When Hillary Clinton announced for president in 2007, she emphasized not her climb to wealth but her humble roots.
"I grew up in a middle-class family in the middle of America," she said.
That her father was a prosperous fabric store owner did not necessarily mean her family was not middle class. Though the Census Bureau maintains a rather exacting definition for poverty — there are 48 "thresholds" to cross — there is no official definition for "middle class."
When Clinton was growing up in a picturesque suburb northwest of Chicago, to be middle-class meant having your own home, a car or two in the carport, taking a family vacation every year, sending your kids to college, and having some retirement savings.
Most of all, being in the middle class meant security. The socio-economic ladder led only upward. And you were secure in the belief that your children would have a better life than you.
If you believe such things today, however, you are an optimist. Or plastered.
Today the middle class is distraught, apprehensive and shrinking. And poorer. In 1989, the median household income in America was $51,681 measured in today's dollars. In 2012, the median household income was $51,017.
That's right; after 23 years of toil, the middle class managed to get poorer. And imperiled.
A 2010 study by the U.S. Department of Commerce put it in simple terms: "It is more difficult now than in the past for many people to achieve middle class status because prices for certain key goods — health care, college and housing — have gone up faster than income."
But one thing the middle class does have going for it currently is sheer size. "The middle class is made up of 60 to 70 percent of Americans," Robert Reich, a former secretary of labor under Bill Clinton, told me Monday. "The bottom 15 to 20 percent are poor. And all of the top 10 percent may not regard themselves as wealthy, but they are on the other side of the great divide."
Where you live also determines whether you have crested the divide. "In San Francisco and Manhattan, you can feel quite poor on $100,000 a year," Reich added.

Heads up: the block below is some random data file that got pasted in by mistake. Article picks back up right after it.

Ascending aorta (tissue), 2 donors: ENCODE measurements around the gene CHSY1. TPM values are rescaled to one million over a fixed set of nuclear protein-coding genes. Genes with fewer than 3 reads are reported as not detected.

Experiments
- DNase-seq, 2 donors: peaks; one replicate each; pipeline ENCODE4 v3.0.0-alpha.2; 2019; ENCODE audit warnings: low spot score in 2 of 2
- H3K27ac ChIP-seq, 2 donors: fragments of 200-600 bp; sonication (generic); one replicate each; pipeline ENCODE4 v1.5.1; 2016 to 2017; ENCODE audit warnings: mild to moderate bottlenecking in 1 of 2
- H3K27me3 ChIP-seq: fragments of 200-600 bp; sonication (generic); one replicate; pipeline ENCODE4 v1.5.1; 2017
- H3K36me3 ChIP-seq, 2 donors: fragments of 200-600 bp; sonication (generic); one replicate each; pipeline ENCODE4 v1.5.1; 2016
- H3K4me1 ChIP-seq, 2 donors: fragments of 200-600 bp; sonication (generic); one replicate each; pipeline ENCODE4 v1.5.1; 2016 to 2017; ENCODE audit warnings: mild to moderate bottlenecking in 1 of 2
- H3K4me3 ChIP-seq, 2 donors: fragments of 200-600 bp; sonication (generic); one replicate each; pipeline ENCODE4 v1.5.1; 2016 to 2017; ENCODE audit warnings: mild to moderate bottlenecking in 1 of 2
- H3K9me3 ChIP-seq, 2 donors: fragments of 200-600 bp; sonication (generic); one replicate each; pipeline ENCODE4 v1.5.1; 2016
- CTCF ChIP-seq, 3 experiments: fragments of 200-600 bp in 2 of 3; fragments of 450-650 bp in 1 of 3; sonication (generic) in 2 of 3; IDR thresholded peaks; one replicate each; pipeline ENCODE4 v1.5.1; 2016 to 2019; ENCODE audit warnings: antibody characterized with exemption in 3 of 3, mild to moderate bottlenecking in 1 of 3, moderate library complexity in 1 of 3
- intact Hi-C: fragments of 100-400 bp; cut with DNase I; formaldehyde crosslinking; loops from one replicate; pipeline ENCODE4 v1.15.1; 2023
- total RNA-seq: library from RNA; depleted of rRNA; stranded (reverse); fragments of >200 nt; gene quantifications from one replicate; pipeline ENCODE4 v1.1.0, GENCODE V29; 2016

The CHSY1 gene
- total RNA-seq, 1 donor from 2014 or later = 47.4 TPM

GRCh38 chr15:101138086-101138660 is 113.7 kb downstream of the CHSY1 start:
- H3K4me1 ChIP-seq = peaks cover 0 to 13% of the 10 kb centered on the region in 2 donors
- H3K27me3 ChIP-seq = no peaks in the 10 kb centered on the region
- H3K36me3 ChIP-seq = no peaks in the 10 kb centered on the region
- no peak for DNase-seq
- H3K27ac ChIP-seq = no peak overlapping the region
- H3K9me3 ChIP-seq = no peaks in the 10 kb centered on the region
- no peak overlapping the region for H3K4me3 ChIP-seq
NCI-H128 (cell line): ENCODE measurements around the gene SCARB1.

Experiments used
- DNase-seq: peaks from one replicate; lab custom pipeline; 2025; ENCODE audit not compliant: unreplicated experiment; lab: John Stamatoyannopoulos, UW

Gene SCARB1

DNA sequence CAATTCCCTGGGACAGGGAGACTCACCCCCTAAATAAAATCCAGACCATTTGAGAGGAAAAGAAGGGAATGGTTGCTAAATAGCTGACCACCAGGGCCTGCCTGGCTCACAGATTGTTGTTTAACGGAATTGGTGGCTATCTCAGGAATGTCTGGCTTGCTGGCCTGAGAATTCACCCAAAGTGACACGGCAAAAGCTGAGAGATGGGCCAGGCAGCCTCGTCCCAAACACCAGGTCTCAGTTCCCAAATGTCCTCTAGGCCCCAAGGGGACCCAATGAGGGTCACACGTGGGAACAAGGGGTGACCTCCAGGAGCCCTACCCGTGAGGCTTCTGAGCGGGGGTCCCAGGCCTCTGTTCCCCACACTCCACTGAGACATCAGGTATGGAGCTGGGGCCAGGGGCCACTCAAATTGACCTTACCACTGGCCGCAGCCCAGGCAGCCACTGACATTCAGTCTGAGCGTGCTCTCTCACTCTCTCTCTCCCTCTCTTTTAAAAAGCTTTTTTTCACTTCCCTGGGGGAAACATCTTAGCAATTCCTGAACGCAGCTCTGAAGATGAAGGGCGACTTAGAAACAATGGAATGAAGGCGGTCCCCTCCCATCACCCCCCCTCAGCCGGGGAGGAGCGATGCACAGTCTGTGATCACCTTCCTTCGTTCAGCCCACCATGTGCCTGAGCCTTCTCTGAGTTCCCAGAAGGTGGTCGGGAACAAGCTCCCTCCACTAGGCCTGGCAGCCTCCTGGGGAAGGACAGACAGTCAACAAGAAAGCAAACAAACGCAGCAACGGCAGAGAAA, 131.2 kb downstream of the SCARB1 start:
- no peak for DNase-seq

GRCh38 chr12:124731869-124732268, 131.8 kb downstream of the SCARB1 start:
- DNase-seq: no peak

Reich said we are now living amid an economic recovery, but "this is the first recovery in history in which median household income has dropped."
So where is the wealth going? To those who are already wealthy. "Almost all of our economic gains have gone to the top 1 percent," Reich said. "My fear is that Democrats won't talk about this any more than they did in midterms, in which they wooed wealthy individuals, big corporations and Wall Street, which is the fundamental problem."
Reich is currently a professor of public policy at the University of California, Berkeley, and he also chairs the governing board of Common Cause, a liberal advocacy group. He believes that a presidential candidate who can "pull the poor and middle class together and make them both winners" can also win the White House.
He is not overly optimistic this will happen, however. Both Democrats and Republicans, he said, go "hat in hand" to wealthy corporations and individuals to raise money to either launch attack ads or defend themselves against attack ads.
And as the old adage goes, he who pays the piper calls the tune. It is hard to attack a system that favors the superrich if the superrich are funding your campaign.
"That is the dynamic we face," Reich said, "and it will be interesting to see what hopefuls for 2016 will resist this temptation to hamstring themselves."
Resisting temptation is not exactly what presidential hopefuls do best, though the anger and fear among middle-class voters are things they could successfully exploit.
As that 2010 Commerce Department study concluded, "even those families that can afford a middle class lifestyle must make regular sacrifices and may be one unexpected event away from disaster."
Which is why — speaking three weeks ago in Rochester, Michigan — Hillary Clinton said: "Michigan is where the American middle class was born, and this is where it can thrive again!"
I asked Reich what kind of presidential candidate he is looking for in 2016.
"In general terms, we need candidates who clearly and truthfully assess what has happened to the middle class and the poor," he said. "Unless more of the gains are shared, the economy will not work. It will become so top-heavy that it can't sustain itself, because there will not be enough purchasing power in the middle class and among the poor. We need candidates to be bold and specific as to what needs to be done."
And how about passion? I asked because so many candidates currently appear to lack it.
"Heartfelt passion is needed," Reich said. "The public has an acute ability to smell fakery or lack of authenticity."
Which would eliminate any number of potential candidates.
"Fifty years ago, 29 percent of voters felt the country was run by big interests," Reich said. "Today 79 percent do. The game is rigged against the middle class and poor. But I am not so cynical that I feel it can't be unrigged."
So all we need is a presidential candidate who is bold, truthful, specific, passionate and sincere.